An agvocacy lesson

DEFENDING AGRICULTURE IN THE CLASSROOM

The pesticides farmers are using will cause bees to go extinct in five years.”

When Braden and Shylah Hart heard that statement in their grade 9 Issues in Canadian Geography class, it didn’t sit right with them.

“It didn’t make me feel very well to hear my teacher putting down farmers,” says Shylah.

“I knew there was more to the issue,” adds Braden, “I just didn’t have the facts to back me up.”

PHOTO:  BRADEN AND SHYLAH HART.

The Harts, students at Napanee District Secondary School, help their parents with the family business – Hart Acre Grains – which operates an elevator and a cash crop farm growing corn, soybeans, wheat, and canola. So after school, they went to their dad.

“It’s very dangerous if the educators are teaching opinion instead of fact,” says Herb Hart. He helped the twins look up some information online about bee health that was taken to school the next day.

When Braden and Shylah presented this additional information to their teacher, it began a debate about credible scientific sources and the difference between opinions and facts.

“As good geographers we put the inquiry model into action, asking questions and gathering various viewpoints on the issue, and then drawing conclusions,” says Daryl Sheffield, the Hart’s geography teacher, via email.

The subject of bee health came up during a lesson within the Livable Communities unit of the course and a discussion on land use in cities and towns. However, Sheffield explains, “this grade 9 course is a survey of various issues faced by Canadians and thus does not allow time for in-depth study of all issues.”

Sourcing facts
Not happy with the way their defense of farming was received by their teacher, Braden and Shylah went home for the weekend with an assignment to provide more sources and facts within an essay that would support their view of the relationship between bee health and grain farming practices. On behalf of his children, Herb reached out to Grain Farmers of Ontario for help with the project, and through the member relations department the Harts were connected with Hugh Simpson, beekeeper proprietor of Osprey Bluffs Honey Company.

Simpson uses his broad following on Twitter to share a balanced view on beekeeping and the challenges faced by beekeepers. He feels it’s important for everyone from students to government policy makers to understand the multiple factors affecting bee health.

“I consider it a responsibility to help Grain Farmers of Ontario inform their membership with accurate information about bee health; and a young person who is enthusiastic about learning and communicating about the subject to their classmates and teachers is compelling because this stakeholder group has an influential role to play in the future of modern agriculture and the health of honey bees,” says Simpson. “The mono-focus on neonicotinoid use has distracted from important issues which, while not as well published, require a great deal of attention and resources for research and management.”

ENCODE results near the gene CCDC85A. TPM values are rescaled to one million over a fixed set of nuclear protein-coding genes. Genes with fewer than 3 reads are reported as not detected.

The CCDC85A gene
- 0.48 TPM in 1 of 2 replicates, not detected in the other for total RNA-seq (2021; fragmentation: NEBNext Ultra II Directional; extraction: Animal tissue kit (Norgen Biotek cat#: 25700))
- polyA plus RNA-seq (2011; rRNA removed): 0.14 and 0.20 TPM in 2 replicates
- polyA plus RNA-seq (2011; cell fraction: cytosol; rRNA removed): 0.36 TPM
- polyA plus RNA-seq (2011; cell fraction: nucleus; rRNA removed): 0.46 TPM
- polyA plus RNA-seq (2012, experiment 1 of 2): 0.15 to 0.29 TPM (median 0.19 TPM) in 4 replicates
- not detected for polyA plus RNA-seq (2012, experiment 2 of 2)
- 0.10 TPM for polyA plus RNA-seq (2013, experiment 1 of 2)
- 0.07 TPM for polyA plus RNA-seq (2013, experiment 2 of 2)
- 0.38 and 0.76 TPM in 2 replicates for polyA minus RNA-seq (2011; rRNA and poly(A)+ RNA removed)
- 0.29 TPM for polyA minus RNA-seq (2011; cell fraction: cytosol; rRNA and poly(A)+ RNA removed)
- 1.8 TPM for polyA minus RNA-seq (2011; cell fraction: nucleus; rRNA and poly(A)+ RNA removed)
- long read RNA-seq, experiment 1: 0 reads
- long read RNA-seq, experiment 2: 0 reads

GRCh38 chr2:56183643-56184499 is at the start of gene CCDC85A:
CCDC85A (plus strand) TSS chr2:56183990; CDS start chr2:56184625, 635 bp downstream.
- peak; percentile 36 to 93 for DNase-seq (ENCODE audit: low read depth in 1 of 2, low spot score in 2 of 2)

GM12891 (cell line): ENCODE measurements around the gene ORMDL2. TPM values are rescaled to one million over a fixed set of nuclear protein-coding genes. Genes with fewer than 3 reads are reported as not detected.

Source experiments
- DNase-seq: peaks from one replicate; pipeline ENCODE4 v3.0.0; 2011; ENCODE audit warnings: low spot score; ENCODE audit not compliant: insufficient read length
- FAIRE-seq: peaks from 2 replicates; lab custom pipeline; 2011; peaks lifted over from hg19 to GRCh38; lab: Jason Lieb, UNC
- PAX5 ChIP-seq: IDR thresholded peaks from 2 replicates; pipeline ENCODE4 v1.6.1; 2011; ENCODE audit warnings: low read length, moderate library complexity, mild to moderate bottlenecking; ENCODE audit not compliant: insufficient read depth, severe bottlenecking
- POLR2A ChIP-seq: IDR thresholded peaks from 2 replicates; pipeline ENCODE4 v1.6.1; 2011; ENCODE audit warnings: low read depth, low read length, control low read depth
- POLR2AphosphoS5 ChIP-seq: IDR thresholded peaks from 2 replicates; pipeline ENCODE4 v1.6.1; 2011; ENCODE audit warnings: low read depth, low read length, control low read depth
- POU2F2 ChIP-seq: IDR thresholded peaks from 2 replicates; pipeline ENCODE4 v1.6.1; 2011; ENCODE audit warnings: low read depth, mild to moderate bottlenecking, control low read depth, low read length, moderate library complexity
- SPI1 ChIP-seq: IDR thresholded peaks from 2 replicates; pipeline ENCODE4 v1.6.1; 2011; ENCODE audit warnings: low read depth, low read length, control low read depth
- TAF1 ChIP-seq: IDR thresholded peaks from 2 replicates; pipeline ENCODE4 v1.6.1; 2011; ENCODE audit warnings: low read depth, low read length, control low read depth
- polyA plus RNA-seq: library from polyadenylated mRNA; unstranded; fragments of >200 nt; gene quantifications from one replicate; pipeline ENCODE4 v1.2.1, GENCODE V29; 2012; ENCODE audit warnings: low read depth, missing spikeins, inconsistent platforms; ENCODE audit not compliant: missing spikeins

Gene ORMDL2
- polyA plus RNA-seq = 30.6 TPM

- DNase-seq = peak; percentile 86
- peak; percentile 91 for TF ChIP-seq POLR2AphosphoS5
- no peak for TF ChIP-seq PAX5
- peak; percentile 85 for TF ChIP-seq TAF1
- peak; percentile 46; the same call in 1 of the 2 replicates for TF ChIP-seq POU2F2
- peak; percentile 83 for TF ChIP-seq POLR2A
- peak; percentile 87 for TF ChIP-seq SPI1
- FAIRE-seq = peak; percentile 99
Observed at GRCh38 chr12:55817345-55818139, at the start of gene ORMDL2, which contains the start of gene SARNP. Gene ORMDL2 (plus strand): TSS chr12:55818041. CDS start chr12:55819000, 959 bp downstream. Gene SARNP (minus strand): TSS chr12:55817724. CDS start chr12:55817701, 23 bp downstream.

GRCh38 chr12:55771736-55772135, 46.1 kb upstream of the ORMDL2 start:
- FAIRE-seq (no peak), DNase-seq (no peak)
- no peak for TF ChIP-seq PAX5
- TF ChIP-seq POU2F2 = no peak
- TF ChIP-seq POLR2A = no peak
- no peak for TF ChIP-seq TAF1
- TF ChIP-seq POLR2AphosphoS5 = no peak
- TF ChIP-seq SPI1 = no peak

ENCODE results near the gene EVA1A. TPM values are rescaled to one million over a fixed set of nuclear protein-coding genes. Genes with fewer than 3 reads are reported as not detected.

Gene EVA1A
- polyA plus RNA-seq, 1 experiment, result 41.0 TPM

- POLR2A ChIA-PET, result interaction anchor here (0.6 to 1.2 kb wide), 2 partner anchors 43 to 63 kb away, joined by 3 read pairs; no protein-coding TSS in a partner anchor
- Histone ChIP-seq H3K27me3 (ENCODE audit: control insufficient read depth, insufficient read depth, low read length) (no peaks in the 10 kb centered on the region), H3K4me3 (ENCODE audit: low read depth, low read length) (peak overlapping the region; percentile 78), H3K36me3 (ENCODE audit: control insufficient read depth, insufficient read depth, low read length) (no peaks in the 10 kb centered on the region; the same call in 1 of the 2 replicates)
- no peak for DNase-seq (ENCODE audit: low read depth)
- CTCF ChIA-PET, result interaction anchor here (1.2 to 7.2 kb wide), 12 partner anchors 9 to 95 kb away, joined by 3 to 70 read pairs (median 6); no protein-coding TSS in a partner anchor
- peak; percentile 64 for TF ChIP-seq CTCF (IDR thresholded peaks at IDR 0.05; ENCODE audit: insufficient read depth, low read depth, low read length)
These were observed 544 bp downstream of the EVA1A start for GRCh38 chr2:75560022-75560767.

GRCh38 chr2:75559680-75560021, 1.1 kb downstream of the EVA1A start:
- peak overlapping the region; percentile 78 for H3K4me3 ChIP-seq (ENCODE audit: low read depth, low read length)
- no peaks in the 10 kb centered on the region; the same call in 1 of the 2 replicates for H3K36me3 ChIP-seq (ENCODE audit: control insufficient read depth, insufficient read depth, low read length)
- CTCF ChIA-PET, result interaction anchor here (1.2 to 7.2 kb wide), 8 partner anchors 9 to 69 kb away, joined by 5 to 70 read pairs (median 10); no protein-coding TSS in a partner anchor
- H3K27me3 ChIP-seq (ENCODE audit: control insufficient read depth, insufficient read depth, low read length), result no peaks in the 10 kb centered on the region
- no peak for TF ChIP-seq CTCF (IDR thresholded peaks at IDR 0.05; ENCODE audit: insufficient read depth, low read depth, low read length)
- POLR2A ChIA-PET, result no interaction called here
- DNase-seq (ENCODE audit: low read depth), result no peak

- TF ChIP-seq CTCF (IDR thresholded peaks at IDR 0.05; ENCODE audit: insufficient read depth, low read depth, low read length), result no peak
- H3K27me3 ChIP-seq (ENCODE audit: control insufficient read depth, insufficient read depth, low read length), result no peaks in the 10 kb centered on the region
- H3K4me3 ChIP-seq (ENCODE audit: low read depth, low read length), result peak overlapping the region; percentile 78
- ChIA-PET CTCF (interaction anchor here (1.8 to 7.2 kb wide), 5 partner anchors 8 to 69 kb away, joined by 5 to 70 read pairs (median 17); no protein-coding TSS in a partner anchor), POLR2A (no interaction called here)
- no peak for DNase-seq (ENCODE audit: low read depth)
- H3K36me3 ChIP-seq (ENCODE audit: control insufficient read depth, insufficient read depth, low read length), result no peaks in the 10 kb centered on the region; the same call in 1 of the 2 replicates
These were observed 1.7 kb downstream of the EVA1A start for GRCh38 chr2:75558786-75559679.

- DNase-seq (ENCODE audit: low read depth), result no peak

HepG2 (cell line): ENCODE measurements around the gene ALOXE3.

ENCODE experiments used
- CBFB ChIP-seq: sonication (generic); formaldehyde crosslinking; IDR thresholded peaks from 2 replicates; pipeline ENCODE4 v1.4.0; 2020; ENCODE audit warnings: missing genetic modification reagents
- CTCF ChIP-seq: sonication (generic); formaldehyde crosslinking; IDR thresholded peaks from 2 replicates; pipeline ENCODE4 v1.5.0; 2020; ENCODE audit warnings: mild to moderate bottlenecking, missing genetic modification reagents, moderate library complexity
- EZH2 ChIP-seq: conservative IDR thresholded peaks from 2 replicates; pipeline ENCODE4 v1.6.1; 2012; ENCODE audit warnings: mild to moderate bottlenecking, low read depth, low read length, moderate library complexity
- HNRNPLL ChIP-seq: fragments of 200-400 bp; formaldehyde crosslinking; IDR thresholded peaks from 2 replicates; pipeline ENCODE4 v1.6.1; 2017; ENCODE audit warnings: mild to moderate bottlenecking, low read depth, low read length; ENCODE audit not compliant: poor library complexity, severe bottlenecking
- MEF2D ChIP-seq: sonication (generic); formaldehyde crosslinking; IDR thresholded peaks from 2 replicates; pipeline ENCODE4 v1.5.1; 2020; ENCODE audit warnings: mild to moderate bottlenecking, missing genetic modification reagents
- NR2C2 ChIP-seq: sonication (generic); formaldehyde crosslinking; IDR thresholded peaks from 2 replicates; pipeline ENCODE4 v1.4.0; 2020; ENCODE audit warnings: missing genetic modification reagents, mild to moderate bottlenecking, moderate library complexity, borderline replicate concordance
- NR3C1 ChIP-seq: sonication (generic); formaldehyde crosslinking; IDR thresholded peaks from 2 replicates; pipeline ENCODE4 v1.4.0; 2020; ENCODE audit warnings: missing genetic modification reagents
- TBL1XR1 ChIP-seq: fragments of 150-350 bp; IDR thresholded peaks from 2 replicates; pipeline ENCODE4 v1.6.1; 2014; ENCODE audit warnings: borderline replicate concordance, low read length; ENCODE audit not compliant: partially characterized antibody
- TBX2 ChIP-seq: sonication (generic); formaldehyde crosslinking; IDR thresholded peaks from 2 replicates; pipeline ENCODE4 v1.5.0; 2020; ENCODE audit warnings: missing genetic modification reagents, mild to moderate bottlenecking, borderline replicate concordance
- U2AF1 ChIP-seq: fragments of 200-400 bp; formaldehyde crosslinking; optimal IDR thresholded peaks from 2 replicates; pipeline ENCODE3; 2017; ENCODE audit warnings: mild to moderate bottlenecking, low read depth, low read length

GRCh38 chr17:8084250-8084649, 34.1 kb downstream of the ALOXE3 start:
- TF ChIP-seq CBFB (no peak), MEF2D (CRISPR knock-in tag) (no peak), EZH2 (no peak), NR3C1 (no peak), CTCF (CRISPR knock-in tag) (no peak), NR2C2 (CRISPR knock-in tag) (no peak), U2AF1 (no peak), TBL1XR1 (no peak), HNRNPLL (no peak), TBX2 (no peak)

In an email for the Harts, Simpson wrote, “A neonic coated seed is the safest way to deliver a synthetic crop protector. I’ve had bees in grain yards for a long time and see no worse results during corn/ beans/wheat years, as long as I take care of the other management issues.”

Simpson also referenced some of his recent tweets which highlighted current research and scientific arguments that point to numerous factors, such as loss of habitat and diverse forage, affecting bee health. In their essay, the Harts wrote about Varroa mites, viruses, and poor nutrition.

“Our teacher said, if you are passionate about a subject he is open to you challenging an opinion,” says Shylah, but notes she doesn’t feel Sheffield was convinced that farmers are doing their part to protect bees. “He said he had the right to counter our opinion – we said ours and he could say his.”

“I remind students that there is always more than one viewpoint on an issue and to form an opinion means checking all sides and facts and making an informed decision,” says Sheffield. “Their presentation was informative and shed light on one of the factors in the bee health conversation.”

The value of education
Whether your children attend an urban or rural school, discussions about agriculture don’t frequently occur in classrooms. AgScape (formerly Ontario Agri-Food Education) has created resources for teachers that make it easier to incorporate agriculture and food information in their lessons.